The fact reinsurance prices have risen again at the January and April renewals, especially in peak catastrophe exposed zones, along with the recently demonstrated low-correlation to coronavirus financial market declines, suggests that the improved return potential of the ILS asset class will drive resurgent investor interest.
We’ve been saying this for a while now, that for some insurance-linked securities (ILS) fund managers the availability of higher pricing at renewals since 2018 have enabled them to create portfolios of risk that have in some cases significantly higher return potential.
After the January and April 2020 reinsurance renewals have both delivered a further uptick in rates and pricing, while most observers forecast more persistant price firming at the June/July renewals this year as well, this message is now spreading.
Add to the higher return potential of ILS portfolios, the fact that the asset class has once again clearly demonstrated its very low-level of correlation to broader financial market factors, as ILS and catastrophe bond performance held up when most other asset classes tumbled on the fear and uncertainty created by the Covid-19 coronavirus pandemic.
You have a situation where ILS, catastrophe bonds and direct investments into reinsurance related risks are looking extremely attractive right now, as a defensive return driver for investor portfolios and with the ultimate stock of investments all showing higher returns than they have for a number of years now.
Once the coronavirus uncertainty is behind the financial markets, there is every chance we see a renewed level of investor interest in ILS, something we at Artemis are already seeing as the percentage of the nearly 60,000 readers who visited us in March that have investment backgrounds has increased considerably.
Fitch Ratings also believes that the participation of capital markets investors in reinsurance is set to resurge.
The company noted recently that while the January 2020 reinsurance renewals did fall below expectations for some, the prospects looked brighter for greater rate increases in April, June and July.
“April (Asia focused) and June (Florida focused) 2020 renewals are ripe for more sizable reinsurance rate increases given that these accounts were most affected by catastrophe losses,” the rating agency said.
April evidenced that, with some loss-affected Japanese catastrophe exposed business seeing reinsurance rates increase by up to 50%.
Reinsurance pricing is therefore expected to continue improving, especially in areas of the market where the ILS funds and collateralized markets are most prevalent.
While levels of alternative capital in reinsurance were seen to have shrunk in the second-half of 2019, Fitch sees a good chance of this recovering.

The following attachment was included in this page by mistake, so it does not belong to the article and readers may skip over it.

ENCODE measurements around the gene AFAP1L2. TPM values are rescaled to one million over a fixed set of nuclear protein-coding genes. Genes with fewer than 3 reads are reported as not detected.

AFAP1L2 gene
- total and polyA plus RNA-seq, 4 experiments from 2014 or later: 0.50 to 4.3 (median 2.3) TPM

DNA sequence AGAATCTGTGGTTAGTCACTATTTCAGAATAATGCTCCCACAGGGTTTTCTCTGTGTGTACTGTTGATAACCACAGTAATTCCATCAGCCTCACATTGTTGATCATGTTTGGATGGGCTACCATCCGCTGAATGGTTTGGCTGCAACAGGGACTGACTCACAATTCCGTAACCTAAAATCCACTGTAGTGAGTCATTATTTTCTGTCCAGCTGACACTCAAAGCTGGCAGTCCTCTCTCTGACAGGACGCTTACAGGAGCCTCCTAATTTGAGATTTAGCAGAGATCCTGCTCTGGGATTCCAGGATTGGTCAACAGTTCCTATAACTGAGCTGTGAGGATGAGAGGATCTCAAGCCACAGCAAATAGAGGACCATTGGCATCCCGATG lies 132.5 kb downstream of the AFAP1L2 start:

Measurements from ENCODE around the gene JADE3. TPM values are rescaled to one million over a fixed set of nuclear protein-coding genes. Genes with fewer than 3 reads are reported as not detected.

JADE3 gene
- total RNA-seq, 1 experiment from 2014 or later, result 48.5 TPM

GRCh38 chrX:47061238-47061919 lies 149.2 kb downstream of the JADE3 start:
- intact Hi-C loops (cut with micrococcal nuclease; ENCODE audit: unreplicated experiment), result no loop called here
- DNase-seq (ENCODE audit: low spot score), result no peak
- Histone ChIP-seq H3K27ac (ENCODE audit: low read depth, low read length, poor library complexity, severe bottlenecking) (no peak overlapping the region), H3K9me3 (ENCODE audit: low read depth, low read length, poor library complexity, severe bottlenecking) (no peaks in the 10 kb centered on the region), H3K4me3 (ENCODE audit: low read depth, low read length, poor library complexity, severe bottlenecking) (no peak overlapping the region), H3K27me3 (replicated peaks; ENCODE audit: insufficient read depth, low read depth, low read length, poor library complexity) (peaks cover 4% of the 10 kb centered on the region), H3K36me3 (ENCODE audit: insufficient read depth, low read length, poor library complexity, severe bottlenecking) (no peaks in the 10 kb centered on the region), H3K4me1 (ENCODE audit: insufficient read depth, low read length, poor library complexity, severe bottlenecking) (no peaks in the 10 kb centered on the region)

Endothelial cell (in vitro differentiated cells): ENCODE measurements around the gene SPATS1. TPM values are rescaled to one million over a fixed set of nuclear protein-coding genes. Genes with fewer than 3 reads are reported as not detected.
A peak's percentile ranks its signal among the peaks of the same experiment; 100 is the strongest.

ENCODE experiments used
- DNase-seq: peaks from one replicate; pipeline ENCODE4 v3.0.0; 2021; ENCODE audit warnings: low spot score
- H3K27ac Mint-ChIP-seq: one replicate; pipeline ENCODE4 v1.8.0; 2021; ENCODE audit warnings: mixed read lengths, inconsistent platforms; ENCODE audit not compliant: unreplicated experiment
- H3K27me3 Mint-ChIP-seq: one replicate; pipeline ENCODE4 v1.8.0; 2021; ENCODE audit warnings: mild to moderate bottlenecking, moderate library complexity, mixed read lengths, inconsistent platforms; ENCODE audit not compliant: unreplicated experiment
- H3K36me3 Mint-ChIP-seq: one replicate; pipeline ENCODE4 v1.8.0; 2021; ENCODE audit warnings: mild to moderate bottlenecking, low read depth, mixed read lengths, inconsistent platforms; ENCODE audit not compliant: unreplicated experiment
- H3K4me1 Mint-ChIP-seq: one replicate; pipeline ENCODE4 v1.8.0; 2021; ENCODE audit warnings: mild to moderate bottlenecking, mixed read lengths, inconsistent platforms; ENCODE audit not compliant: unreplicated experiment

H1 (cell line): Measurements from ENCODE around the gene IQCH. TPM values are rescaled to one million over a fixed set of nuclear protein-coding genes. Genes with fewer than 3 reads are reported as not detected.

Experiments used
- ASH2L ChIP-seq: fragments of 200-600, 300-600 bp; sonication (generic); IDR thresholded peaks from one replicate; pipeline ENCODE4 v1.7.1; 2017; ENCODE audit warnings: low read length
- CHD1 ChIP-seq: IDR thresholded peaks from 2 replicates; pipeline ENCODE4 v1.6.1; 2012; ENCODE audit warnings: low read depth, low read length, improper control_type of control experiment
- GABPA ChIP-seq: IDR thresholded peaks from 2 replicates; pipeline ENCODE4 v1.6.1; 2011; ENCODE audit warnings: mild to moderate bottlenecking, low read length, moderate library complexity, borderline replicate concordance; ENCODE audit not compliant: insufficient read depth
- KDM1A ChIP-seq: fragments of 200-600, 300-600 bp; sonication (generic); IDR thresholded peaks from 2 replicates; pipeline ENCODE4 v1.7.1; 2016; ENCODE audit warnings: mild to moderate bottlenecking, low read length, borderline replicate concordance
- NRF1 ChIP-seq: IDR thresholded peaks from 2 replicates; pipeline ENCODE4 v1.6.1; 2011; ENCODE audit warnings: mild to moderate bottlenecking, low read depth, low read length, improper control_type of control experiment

This dent to alternative capital was largely due to, “partly due to redemption requests as investors seek higher returns, concerns over loss reporting that has trapped capital as well as potential climate change considerations,” Fitch believes.
But the rating agency expects that capital market participation will resume in 2020, with investors set to return to the ILS market.
While some ILS investors have cashed out of catastrophe bond positions in recent weeks or filed redemption requests of ILS funds, as they sold off assets that were still performing despite the coronavirus market contagion, it’s thought likely many of these investors will seek to re-enter the ILS space in time and may bring more investors with them.
Driving investors to consider fresh or even upsized allocations to ILS and catastrophe bonds in the coming months will be the higher return potential of new investment opportunities and the demonstrated low-correlation.
The investment case for ILS and catastrophe bonds is perhaps as strong as ever right now and could strengthen further if reinsurance rates do firm considerably at the mid-year renewals.
We understand that this is already being experienced by some catastrophe bond funds, with enquiries received for new investment mandates already this year, even in the last fortnight.
With the cat bond market seemingly buoyant at the moment and spreads definitely up on last year, the cat bond sector is likely to be a beneficiary of growing investor interest.
To us, it looks as if improved return opportunities could drive the resurgence of investor interest in ILS funds more broadly as well and as a result drive alternative capital higher as we move through 2020 into 2021.
Which could result in the ILS market returning to growth around the middle of this year and perhaps even ending 2020 at a new high, should rate firming persist and major catastrophe losses remain largely absent.
There are significant maturities of catastrophe bonds to come though (as detailed in our latest free market report) and that means a lot of capital available to reinvest over the next few months, making this also a good time for some sponsors to consider issuing, once the immediate uncertainty created by the coronavirus has lessened.
Higher rates and pricing aside though, the promise to investors of an asset class delivering attractive returns over the longer-term horizon, that has a low-correlation to broader financial markets, remains clearer than ever and increasingly large investors continue to discover this, with more pension funds and major institutional investors attracted to the sector all the time.